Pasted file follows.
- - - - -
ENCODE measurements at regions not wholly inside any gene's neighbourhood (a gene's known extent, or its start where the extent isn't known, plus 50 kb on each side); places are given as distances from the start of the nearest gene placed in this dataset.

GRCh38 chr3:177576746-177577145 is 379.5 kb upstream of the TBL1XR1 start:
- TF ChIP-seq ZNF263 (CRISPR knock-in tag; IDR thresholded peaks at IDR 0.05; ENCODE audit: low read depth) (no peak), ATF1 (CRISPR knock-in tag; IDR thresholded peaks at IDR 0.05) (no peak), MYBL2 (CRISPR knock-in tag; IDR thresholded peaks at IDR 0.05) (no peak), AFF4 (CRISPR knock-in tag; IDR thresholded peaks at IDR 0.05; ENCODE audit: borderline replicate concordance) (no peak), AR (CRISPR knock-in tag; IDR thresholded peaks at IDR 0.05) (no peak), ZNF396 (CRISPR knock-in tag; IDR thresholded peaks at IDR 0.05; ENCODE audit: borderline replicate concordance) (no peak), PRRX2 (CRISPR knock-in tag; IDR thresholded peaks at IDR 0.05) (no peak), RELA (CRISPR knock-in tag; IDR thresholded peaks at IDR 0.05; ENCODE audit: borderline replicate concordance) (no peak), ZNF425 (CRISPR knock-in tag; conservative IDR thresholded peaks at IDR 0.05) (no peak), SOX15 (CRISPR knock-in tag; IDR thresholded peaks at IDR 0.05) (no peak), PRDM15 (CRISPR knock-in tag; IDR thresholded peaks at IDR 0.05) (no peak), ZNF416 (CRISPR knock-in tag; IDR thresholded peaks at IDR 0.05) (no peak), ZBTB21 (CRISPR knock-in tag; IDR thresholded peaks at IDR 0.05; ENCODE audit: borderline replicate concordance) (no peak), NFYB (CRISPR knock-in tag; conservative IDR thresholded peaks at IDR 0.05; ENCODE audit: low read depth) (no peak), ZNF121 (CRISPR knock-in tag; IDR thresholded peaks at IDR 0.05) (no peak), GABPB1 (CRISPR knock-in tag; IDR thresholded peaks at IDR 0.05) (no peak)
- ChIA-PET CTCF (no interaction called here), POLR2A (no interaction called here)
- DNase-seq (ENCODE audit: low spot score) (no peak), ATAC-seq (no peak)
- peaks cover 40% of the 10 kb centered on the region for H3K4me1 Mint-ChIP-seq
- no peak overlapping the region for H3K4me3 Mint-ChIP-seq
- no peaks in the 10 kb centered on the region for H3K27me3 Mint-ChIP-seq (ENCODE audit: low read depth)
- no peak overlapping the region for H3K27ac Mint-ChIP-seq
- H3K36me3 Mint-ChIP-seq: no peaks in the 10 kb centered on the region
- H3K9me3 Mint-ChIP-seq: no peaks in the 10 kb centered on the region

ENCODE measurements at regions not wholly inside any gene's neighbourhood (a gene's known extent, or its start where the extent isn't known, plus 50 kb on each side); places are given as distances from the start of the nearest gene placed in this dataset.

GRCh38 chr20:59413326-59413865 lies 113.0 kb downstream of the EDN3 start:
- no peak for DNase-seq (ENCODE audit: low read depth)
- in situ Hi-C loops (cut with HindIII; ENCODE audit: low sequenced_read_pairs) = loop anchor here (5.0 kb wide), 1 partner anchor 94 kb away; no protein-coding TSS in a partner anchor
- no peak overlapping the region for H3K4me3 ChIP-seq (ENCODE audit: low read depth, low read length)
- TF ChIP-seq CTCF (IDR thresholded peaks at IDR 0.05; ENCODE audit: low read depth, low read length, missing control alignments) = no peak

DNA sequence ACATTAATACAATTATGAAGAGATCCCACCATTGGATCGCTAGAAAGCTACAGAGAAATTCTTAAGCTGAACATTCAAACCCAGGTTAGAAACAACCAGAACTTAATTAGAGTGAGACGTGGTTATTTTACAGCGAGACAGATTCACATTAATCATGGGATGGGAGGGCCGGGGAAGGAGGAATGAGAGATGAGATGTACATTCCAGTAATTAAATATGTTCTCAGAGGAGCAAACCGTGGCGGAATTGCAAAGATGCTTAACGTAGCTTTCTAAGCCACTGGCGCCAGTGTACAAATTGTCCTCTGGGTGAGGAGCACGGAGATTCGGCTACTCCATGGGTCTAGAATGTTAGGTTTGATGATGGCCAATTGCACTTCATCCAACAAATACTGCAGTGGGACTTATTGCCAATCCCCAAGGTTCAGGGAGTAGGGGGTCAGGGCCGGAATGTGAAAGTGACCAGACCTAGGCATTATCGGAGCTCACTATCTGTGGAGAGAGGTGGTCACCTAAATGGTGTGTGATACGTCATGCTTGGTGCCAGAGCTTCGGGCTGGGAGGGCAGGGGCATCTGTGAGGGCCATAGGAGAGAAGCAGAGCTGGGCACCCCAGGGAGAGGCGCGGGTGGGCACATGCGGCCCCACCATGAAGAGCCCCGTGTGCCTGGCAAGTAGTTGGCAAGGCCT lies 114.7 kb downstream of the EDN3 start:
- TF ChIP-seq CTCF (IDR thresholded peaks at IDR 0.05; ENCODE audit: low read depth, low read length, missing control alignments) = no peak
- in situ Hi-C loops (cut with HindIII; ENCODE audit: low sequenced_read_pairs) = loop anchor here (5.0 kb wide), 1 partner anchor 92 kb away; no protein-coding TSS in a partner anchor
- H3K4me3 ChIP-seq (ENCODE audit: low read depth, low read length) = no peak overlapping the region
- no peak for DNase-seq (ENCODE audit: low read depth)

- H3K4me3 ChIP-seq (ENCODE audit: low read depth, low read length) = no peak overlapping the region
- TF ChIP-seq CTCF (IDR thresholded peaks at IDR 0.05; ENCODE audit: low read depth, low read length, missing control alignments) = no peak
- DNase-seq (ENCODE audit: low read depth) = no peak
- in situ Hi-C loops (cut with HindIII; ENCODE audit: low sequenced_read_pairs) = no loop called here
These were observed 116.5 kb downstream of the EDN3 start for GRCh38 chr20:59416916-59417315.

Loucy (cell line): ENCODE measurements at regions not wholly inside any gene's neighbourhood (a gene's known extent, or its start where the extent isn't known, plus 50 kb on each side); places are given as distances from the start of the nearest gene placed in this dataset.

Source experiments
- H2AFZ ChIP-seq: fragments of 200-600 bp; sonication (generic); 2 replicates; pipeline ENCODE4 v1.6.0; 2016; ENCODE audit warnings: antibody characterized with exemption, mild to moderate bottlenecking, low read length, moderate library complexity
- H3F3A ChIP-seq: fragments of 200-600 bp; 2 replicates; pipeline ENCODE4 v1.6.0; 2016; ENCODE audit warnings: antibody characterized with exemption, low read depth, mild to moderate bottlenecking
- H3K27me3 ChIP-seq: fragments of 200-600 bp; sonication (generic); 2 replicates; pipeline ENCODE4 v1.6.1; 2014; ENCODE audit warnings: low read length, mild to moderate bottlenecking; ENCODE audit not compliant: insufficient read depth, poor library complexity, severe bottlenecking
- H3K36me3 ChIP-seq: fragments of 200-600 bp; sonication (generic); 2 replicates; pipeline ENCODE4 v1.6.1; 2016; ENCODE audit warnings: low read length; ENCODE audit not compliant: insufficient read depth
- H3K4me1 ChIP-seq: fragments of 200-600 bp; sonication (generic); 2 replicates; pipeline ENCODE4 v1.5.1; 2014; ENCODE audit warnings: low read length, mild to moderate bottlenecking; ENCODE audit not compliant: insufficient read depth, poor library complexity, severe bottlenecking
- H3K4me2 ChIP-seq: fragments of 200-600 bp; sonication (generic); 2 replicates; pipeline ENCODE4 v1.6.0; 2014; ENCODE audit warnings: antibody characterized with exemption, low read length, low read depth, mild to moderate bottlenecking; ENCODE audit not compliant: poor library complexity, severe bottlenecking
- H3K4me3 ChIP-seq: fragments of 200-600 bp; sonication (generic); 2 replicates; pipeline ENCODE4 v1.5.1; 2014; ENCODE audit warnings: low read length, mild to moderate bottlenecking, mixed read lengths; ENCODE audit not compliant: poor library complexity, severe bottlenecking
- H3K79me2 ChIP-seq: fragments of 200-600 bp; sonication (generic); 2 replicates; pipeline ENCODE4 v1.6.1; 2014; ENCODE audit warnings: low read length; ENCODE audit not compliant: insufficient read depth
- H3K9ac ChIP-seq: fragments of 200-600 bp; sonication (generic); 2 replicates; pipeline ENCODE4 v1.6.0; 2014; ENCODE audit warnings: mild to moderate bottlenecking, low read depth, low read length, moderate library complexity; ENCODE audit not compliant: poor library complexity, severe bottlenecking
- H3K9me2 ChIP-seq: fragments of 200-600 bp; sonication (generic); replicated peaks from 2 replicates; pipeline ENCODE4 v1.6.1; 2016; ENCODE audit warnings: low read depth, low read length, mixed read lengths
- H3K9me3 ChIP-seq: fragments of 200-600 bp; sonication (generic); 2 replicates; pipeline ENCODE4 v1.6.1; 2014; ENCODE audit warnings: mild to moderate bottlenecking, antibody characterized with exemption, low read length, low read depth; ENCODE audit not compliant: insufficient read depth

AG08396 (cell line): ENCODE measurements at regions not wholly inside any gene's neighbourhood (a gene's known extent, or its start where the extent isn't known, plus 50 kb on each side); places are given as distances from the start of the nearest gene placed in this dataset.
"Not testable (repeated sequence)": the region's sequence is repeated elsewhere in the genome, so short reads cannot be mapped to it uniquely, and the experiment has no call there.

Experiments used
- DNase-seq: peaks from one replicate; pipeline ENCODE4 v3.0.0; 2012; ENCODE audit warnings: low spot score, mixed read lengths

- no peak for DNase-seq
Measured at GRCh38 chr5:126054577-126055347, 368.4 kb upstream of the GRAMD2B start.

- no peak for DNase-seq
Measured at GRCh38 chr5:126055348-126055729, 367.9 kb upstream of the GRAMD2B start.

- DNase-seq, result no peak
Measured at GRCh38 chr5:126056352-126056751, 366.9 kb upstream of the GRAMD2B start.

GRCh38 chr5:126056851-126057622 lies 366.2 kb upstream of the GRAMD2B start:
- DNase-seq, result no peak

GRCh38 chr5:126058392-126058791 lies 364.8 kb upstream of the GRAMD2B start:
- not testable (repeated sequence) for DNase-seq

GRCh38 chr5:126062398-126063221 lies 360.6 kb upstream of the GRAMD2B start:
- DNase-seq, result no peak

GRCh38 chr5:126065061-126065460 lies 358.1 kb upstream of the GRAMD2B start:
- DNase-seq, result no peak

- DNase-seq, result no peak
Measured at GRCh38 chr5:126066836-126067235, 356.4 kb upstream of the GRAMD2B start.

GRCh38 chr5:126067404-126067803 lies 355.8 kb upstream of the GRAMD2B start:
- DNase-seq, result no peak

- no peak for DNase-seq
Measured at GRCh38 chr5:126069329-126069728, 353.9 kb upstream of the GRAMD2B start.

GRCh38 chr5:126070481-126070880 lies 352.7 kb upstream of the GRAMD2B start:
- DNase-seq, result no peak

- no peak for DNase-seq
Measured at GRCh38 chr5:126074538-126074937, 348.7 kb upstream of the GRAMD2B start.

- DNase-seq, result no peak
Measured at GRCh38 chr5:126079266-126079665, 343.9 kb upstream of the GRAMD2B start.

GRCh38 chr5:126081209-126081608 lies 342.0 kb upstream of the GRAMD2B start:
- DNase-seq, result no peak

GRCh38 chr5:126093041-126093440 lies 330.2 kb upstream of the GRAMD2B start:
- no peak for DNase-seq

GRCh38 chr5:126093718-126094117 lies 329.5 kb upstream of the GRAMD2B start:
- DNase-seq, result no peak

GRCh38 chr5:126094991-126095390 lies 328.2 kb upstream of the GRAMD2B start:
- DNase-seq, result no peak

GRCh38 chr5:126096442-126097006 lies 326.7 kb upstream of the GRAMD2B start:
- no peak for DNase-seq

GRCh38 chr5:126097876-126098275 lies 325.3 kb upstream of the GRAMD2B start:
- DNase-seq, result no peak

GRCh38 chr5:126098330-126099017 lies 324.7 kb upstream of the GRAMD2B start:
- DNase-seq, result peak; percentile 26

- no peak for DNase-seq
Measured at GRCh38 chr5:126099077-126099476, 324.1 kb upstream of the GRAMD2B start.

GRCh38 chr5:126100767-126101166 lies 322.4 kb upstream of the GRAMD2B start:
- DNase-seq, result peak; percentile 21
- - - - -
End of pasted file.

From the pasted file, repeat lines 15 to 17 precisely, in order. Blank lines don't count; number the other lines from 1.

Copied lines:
- in situ Hi-C loops (cut with HindIII; ENCODE audit: low sequenced_read_pairs) = loop anchor here (5.0 kb wide), 1 partner anchor 94 kb away; no protein-coding TSS in a partner anchor
- no peak overlapping the region for H3K4me3 ChIP-seq (ENCODE audit: low read depth, low read length)
- TF ChIP-seq CTCF (IDR thresholded peaks at IDR 0.05; ENCODE audit: low read depth, low read length, missing control alignments) = no peak